A rarely seen Hamas faction is emerging as an unlikely moderate
and influential force within the Islamic militant party now running
the Palestinian Authority.
A group of Hamas members who are imprisoned within Israeli jails
have become a counterweight to colleagues in Gaza as the political
players capable of bridging the rift between Palestinian President
Mahmoud Abbas's Fatah party and Hamas over how to share power and
avoid a civil war.
Tuesday, they called on Hamas to endorse a document reached
between Hamas and Fatah prisoners that would effectively recognize
the Jewish state, a decision that would contradict the militant's
charter and one Mr. Abbas said they would have to make by early next
In an uncharacteristically feisty speech last week, Abbas said
that if Hamas didn't accept the prisoners' "national conciliation"
accord that advocates a two-state solution, he would take it to the
public in a referendum.
On Monday, Palestinian Foreign Minister Mahmoud al-Zahar rejected
the idea of a referendum as a waste of time and money, the
Associated Press reported. Others within the organization have even
questioned whether the Hamas prisoners' endorsement of the two-
state solution was genuine.
The Hamas prisoners' statement "has political and nationalist
weight," says Daoud Kuttab, a Palestinian political analyst. "When
people who are prisoners make a statement, it resonates because they
are people who have worked hard, and they are paying with their
lives. You can't argue about the political purity of these guys in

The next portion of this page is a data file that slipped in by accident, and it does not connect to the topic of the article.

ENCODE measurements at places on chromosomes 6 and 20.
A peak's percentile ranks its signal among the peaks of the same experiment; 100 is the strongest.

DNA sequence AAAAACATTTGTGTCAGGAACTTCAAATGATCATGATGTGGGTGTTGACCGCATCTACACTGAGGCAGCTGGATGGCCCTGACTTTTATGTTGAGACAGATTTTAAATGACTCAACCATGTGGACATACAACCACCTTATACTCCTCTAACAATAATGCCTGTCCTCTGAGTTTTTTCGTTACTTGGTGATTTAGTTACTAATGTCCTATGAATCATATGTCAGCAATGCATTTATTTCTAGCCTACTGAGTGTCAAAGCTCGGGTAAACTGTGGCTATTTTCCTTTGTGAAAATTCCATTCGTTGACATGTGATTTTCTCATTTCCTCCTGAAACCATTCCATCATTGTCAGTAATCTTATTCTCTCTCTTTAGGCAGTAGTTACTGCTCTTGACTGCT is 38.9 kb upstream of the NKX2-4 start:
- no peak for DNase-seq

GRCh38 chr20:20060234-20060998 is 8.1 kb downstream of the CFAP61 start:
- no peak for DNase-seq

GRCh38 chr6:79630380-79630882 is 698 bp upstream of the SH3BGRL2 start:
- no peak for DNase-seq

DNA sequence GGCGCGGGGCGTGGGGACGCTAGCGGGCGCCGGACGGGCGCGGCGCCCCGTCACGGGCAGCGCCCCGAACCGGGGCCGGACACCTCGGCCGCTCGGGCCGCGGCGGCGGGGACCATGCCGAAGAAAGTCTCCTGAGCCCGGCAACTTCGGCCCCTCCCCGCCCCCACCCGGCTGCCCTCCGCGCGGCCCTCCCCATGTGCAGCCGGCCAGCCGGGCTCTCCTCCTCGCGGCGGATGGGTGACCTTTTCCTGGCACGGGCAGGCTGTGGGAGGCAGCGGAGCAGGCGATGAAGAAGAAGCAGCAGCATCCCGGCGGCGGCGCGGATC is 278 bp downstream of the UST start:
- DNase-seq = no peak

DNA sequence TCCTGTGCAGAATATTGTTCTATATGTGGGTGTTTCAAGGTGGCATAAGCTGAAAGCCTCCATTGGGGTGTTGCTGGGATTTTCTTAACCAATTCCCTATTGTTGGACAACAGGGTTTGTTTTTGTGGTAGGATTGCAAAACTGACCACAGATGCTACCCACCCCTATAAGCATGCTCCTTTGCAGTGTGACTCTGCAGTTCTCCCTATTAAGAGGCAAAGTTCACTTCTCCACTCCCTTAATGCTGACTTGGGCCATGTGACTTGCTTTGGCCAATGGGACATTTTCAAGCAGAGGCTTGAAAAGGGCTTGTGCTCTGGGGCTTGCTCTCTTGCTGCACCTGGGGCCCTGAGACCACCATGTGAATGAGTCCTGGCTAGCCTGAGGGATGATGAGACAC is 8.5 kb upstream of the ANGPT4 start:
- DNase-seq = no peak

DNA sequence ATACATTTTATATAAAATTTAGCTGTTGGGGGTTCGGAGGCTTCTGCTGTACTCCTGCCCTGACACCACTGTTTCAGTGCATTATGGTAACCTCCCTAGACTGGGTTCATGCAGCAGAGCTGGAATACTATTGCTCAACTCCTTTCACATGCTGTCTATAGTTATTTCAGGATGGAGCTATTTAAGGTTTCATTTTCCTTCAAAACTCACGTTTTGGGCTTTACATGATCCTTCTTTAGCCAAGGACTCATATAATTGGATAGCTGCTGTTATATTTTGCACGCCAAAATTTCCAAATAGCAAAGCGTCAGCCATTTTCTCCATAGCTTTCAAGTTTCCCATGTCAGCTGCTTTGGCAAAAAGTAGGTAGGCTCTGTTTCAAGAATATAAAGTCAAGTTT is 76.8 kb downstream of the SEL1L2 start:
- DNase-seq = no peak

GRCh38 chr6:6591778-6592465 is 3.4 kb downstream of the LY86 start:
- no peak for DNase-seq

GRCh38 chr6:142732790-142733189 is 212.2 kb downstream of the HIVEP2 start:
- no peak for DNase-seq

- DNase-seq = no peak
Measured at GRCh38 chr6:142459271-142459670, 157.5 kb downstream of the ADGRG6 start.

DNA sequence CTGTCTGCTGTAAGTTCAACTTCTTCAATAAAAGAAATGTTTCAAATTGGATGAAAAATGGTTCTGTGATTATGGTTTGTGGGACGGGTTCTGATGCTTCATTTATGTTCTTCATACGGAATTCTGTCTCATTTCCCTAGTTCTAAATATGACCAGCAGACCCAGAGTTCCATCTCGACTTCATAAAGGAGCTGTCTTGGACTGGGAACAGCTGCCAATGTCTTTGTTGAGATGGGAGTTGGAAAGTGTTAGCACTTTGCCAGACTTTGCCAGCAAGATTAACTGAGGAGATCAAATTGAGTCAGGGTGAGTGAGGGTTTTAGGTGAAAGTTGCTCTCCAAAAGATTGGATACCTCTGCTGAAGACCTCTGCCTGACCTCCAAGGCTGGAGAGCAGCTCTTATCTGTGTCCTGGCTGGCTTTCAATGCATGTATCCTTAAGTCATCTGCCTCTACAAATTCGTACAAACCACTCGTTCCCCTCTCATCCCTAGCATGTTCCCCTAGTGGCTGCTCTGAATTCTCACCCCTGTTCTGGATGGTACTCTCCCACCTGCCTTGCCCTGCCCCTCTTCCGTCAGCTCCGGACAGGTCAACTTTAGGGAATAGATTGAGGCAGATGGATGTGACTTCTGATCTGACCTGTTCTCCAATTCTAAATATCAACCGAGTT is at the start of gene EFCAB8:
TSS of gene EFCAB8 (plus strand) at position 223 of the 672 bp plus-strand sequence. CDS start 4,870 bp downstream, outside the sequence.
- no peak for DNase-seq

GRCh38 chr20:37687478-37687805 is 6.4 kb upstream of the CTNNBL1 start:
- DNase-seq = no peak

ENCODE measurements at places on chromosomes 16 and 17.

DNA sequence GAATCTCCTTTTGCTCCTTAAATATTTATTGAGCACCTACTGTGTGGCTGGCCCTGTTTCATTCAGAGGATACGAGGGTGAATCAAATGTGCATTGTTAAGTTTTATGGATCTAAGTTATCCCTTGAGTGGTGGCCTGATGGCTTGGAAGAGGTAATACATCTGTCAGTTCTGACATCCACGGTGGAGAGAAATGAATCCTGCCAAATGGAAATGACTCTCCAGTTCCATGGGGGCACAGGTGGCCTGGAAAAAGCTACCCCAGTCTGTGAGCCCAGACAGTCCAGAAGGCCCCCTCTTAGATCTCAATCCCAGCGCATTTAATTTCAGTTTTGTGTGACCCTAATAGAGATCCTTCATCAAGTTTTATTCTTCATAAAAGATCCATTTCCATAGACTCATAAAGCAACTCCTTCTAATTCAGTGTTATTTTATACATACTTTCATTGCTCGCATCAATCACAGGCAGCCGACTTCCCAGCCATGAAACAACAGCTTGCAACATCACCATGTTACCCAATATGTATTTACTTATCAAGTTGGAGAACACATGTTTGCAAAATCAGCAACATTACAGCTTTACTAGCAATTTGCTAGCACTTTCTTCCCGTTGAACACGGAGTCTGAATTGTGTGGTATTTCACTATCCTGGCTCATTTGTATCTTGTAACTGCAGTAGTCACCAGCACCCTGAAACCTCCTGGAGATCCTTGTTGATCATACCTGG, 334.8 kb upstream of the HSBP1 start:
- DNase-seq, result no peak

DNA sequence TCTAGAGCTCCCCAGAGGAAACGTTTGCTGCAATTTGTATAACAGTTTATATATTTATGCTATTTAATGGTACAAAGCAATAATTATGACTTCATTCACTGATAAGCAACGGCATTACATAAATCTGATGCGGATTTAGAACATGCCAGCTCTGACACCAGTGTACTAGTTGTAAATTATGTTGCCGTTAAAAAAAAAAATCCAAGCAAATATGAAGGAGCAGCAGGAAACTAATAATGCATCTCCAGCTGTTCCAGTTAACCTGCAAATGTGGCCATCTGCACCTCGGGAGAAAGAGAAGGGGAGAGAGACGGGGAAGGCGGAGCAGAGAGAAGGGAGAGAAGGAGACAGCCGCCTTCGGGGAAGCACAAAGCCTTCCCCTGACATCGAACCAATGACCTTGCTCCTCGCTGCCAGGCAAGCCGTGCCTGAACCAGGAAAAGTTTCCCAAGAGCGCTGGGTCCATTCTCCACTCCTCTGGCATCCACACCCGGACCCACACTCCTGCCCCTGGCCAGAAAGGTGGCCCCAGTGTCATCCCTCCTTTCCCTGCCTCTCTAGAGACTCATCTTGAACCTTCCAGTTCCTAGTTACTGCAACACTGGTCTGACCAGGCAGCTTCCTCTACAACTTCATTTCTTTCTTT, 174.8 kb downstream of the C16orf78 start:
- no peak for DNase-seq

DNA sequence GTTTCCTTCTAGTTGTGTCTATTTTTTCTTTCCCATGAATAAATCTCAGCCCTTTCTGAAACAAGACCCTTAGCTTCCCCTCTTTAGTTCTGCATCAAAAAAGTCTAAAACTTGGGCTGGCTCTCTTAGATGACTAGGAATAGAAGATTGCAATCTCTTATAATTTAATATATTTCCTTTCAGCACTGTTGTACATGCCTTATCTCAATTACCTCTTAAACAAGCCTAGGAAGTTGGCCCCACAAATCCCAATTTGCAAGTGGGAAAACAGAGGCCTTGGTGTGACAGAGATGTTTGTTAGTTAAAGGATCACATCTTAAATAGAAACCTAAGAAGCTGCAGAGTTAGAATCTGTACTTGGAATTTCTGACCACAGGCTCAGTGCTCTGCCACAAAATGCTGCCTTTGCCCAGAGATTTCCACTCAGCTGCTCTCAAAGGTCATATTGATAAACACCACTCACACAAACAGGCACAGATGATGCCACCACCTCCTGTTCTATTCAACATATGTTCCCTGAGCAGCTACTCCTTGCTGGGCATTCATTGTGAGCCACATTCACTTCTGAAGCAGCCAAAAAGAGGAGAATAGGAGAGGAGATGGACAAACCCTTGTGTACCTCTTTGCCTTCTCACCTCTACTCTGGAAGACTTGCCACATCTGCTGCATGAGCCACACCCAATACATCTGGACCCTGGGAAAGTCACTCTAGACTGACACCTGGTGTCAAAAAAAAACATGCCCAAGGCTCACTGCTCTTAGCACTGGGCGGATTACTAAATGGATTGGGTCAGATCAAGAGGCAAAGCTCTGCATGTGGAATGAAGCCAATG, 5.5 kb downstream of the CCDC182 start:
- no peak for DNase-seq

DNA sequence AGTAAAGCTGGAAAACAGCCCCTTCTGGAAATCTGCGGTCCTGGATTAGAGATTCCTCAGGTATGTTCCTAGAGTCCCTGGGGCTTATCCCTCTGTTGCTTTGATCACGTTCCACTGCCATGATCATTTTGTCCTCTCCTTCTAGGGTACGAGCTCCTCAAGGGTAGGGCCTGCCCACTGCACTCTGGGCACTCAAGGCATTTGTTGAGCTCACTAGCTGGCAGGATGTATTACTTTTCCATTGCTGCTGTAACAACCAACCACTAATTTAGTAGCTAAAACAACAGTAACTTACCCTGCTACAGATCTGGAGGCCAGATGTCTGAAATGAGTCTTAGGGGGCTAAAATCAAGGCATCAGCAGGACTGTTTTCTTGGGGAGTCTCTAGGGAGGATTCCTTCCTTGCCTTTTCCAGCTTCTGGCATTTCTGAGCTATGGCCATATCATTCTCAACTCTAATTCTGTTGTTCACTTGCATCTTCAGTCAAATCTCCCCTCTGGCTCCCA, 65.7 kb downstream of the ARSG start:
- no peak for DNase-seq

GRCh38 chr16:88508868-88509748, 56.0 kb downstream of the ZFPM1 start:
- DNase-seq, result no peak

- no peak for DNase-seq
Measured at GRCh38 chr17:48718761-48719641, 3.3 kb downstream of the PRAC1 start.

jail. They aren't in anyone's political pocket."
In an interview with the Palestinian Al-Kuds newspaper published
Tuesday, Hamas prisoner leader Sheikh Abdel Nasser Issa insisted
that the prisoners' accord was a genuine expression of the Islamist
prisoners and should be adopted by the Islamic militants outside
Israeli jails. "We are hoping it will be considered a comprehensive
agreement and will get the support of everyone," said Mr. Issa, who
is serving consecutive life sentences.
"Nobody should exploit this document and say that it represents
one person or one organization," he said.
Hamas is expected to do everything in their power to avoid a
referendum on the prisoners' document, which risks a public rebuke
of their ideology of refusing to recognize Israel, analysts say.
A two-month-old survey taken by Palestinian pollster Khalil
Shikaki on the eve of the inauguration of the Hamas government found
that two-thirds of Palestinians support mutual recognition with
Israel and a two-state solution. Some 75 percent wanted Hamas to
negotiate with Israel.
"This is their Achilles' heel," says Shmuel Bar, a Middle East
export at the Herzliya Interdisciplinary Center. "Hamas realizes
that they weren't elected for their ideology, and most likely such a
referendum would pass."
Tuesday, some 400 civil servants demonstrated outside Prime
Minister Ismail Haniyeh's Ramallah office, clanging on pots and
shouting "we need a program.''
"The referendum might finish this crisis,'' said protester
Mohaamad Sirhan Abu Eesa, a teacher from Deir Dibwan near Ramallah. …